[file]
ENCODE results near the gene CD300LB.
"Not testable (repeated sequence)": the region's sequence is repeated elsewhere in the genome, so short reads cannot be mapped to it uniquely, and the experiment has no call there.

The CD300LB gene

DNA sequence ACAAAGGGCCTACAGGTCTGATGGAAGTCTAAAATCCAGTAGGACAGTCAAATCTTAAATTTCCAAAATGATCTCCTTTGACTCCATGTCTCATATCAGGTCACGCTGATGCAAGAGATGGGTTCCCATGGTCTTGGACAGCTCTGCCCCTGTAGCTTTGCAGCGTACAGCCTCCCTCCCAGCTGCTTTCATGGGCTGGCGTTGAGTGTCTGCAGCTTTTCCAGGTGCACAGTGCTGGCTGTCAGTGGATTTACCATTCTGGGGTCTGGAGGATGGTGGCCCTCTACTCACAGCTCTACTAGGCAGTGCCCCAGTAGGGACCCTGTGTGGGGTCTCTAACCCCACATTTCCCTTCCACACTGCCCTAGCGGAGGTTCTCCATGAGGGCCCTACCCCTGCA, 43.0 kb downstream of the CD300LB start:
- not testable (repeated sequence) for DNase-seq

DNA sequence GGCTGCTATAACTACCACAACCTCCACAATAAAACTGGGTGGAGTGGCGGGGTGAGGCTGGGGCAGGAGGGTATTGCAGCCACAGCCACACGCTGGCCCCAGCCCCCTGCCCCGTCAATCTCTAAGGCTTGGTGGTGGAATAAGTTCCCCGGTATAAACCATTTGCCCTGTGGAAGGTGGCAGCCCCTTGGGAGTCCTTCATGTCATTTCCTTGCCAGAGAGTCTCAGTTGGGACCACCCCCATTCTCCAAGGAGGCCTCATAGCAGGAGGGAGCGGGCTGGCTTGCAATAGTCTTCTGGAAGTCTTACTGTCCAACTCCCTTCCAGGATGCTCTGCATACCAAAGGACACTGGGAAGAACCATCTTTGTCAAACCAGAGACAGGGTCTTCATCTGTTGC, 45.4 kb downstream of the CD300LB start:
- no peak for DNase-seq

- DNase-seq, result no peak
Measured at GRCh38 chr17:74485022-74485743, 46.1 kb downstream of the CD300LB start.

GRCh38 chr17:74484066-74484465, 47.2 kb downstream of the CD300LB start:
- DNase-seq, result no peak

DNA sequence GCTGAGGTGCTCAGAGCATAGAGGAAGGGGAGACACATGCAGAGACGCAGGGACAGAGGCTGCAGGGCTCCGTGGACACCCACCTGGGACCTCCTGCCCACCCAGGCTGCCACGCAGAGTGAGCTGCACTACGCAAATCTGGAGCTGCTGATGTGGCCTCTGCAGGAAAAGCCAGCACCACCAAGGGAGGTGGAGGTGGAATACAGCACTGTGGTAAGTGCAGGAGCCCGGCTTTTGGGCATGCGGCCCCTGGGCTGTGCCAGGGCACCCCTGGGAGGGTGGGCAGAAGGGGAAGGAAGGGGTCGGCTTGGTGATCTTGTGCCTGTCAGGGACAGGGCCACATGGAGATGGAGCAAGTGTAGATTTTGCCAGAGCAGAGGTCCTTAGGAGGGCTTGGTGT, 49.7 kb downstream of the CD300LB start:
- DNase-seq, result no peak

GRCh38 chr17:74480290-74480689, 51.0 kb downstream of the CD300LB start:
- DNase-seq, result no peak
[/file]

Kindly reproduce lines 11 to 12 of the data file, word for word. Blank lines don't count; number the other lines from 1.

- DNase-seq, result no peak

DNA sequence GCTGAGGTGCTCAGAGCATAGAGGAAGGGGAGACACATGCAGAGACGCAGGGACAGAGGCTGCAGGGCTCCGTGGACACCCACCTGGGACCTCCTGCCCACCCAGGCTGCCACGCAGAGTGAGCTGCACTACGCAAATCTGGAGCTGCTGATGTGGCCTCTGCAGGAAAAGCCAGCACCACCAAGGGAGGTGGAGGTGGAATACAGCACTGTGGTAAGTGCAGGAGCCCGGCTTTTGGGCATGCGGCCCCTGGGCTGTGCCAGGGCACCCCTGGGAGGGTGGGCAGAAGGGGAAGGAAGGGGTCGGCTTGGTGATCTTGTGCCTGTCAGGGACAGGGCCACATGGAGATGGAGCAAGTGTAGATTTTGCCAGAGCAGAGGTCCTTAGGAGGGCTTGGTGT, 49.7 kb downstream of the CD300LB start: